With the increased autonomy of universities, the massive access of students to university studies and the development of university exchanges in Europe, the higher education system in France have changed considerably over the last decade, drawing it closer to that of other countries. New courses have been devised, accessible at different levels and more open onto the job market; for example, they often include periods of courses and periods of internships in situ.
Compared to other countries, France now receives one of the highest proportions of foreign students in the world: currently over 10 % of the overall student population.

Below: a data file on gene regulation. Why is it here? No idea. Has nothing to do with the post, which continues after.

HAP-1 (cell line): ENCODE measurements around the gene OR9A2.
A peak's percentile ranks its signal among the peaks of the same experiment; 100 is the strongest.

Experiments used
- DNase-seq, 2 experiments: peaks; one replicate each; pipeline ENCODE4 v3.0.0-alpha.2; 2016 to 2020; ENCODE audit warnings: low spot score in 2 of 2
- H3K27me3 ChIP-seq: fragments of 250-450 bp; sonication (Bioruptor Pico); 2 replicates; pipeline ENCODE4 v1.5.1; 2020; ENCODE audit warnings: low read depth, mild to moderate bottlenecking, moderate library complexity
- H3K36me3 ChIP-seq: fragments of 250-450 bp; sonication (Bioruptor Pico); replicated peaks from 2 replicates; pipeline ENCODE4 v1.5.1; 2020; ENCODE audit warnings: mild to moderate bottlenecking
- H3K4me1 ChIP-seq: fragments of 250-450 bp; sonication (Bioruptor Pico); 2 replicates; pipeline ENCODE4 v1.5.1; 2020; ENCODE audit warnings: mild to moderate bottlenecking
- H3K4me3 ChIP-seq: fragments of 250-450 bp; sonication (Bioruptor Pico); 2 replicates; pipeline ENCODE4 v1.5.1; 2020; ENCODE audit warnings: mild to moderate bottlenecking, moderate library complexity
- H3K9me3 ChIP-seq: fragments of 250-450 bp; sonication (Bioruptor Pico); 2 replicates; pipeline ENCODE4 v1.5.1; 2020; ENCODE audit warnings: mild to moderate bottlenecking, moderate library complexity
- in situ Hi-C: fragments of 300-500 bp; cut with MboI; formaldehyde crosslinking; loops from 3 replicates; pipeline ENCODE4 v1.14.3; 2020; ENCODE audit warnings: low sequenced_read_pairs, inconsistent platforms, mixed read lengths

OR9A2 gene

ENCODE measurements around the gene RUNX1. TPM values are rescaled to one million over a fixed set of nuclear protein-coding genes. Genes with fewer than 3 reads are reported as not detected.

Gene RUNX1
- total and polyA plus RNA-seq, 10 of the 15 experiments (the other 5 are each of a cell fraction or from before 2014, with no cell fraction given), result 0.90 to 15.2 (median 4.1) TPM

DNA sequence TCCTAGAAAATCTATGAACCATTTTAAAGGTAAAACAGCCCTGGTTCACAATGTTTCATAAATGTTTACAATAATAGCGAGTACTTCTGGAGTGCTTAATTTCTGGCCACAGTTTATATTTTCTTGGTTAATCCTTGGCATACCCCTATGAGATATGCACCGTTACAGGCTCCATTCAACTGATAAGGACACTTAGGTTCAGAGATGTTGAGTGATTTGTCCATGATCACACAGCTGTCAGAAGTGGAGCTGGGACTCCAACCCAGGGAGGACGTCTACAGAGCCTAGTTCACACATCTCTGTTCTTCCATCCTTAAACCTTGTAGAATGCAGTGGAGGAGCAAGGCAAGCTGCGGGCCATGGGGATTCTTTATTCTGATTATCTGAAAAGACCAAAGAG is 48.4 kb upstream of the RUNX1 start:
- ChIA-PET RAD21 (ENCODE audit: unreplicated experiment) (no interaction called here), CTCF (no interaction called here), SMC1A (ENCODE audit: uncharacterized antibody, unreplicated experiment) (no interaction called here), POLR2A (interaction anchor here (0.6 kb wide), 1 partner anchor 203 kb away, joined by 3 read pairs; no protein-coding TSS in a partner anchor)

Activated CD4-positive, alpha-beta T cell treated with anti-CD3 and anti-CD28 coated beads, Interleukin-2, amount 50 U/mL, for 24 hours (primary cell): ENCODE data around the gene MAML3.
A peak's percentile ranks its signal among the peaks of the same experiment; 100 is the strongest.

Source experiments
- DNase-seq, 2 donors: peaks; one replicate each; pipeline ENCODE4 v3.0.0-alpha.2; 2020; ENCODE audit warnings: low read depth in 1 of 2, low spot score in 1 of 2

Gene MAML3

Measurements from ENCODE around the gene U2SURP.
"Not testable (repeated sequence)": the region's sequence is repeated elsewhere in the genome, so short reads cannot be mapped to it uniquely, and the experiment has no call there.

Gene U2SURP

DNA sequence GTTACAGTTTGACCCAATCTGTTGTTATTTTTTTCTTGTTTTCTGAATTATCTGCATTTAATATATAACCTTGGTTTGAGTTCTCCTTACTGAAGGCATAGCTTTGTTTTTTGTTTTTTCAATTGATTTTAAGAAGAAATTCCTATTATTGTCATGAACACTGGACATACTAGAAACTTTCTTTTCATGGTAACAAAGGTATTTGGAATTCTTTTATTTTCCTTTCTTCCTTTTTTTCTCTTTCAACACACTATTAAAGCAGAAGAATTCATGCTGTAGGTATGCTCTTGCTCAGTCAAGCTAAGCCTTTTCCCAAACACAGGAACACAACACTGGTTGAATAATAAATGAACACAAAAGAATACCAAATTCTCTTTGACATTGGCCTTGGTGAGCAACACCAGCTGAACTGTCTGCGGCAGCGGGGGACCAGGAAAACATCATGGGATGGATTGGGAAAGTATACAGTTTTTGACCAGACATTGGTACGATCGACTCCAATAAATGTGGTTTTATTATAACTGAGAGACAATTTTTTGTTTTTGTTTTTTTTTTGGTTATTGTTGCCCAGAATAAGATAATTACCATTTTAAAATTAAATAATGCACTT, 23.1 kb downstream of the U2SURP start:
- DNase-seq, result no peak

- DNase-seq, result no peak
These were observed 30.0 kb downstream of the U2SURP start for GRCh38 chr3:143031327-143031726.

France is one of Europe’s leading countries with regard to the number of international students studying there, with a current figure of over 240,000 students. Thanks to the flexibility of the French higher education system, an itinerary tailored to suit each individual can be established from initial university studies to the most advanced specialization programs.
Higher education in France is organized in three levels or grades which correspond to those of other European countries, facilitating international mobility:
These levels of study include various “parcours” or paths based on UE (Unités d’Enseignement or Modules), each worth a defined number of European credits (ECTS). A student accumulates these credits which are generally transferable between paths. A Licence is awarded once 180 ECTS have been obtained. A Master is awarded once 120 additional credits have been obtained.
Higher education in France is divided between grandes écoles and universities.